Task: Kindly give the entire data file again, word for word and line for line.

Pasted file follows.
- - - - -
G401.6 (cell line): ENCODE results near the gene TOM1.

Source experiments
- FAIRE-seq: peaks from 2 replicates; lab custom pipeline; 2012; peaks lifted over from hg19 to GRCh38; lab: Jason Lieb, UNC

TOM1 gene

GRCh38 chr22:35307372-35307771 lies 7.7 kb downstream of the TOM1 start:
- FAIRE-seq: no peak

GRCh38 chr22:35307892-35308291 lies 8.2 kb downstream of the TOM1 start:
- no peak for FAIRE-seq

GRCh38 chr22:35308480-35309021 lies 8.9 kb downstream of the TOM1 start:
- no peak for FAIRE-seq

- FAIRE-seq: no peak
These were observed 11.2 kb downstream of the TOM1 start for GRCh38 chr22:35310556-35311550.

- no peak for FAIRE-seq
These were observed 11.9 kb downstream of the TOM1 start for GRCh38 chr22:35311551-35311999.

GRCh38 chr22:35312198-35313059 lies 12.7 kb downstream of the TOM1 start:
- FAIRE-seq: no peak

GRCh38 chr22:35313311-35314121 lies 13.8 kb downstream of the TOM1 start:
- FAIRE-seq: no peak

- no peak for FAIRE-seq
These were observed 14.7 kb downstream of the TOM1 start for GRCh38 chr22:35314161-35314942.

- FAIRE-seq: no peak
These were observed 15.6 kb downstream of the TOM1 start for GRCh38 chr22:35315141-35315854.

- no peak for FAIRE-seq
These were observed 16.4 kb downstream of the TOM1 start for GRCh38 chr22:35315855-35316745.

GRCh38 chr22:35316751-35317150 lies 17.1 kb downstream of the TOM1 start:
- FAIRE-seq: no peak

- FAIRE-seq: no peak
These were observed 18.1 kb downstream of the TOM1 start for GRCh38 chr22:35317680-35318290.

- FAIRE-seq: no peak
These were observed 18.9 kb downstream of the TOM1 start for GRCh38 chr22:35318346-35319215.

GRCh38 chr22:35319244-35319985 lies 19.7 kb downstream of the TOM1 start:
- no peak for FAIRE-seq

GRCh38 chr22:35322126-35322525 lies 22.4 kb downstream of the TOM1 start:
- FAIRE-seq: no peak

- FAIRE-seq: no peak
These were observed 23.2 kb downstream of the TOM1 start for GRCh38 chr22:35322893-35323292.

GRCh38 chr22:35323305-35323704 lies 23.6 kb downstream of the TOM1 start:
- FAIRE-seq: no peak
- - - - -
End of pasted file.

G401.6 (cell line): ENCODE results near the gene TOM1.

Source experiments
- FAIRE-seq: peaks from 2 replicates; lab custom pipeline; 2012; peaks lifted over from hg19 to GRCh38; lab: Jason Lieb, UNC

TOM1 gene

GRCh38 chr22:35307372-35307771 lies 7.7 kb downstream of the TOM1 start:
- FAIRE-seq: no peak

GRCh38 chr22:35307892-35308291 lies 8.2 kb downstream of the TOM1 start:
- no peak for FAIRE-seq

GRCh38 chr22:35308480-35309021 lies 8.9 kb downstream of the TOM1 start:
- no peak for FAIRE-seq

- FAIRE-seq: no peak
These were observed 11.2 kb downstream of the TOM1 start for GRCh38 chr22:35310556-35311550.

- no peak for FAIRE-seq
These were observed 11.9 kb downstream of the TOM1 start for GRCh38 chr22:35311551-35311999.

GRCh38 chr22:35312198-35313059 lies 12.7 kb downstream of the TOM1 start:
- FAIRE-seq: no peak

GRCh38 chr22:35313311-35314121 lies 13.8 kb downstream of the TOM1 start:
- FAIRE-seq: no peak

- no peak for FAIRE-seq
These were observed 14.7 kb downstream of the TOM1 start for GRCh38 chr22:35314161-35314942.

- FAIRE-seq: no peak
These were observed 15.6 kb downstream of the TOM1 start for GRCh38 chr22:35315141-35315854.

- no peak for FAIRE-seq
These were observed 16.4 kb downstream of the TOM1 start for GRCh38 chr22:35315855-35316745.

GRCh38 chr22:35316751-35317150 lies 17.1 kb downstream of the TOM1 start:
- FAIRE-seq: no peak

- FAIRE-seq: no peak
These were observed 18.1 kb downstream of the TOM1 start for GRCh38 chr22:35317680-35318290.

- FAIRE-seq: no peak
These were observed 18.9 kb downstream of the TOM1 start for GRCh38 chr22:35318346-35319215.

GRCh38 chr22:35319244-35319985 lies 19.7 kb downstream of the TOM1 start:
- no peak for FAIRE-seq

GRCh38 chr22:35322126-35322525 lies 22.4 kb downstream of the TOM1 start:
- FAIRE-seq: no peak

- FAIRE-seq: no peak
These were observed 23.2 kb downstream of the TOM1 start for GRCh38 chr22:35322893-35323292.

GRCh38 chr22:35323305-35323704 lies 23.6 kb downstream of the TOM1 start:
- FAIRE-seq: no peak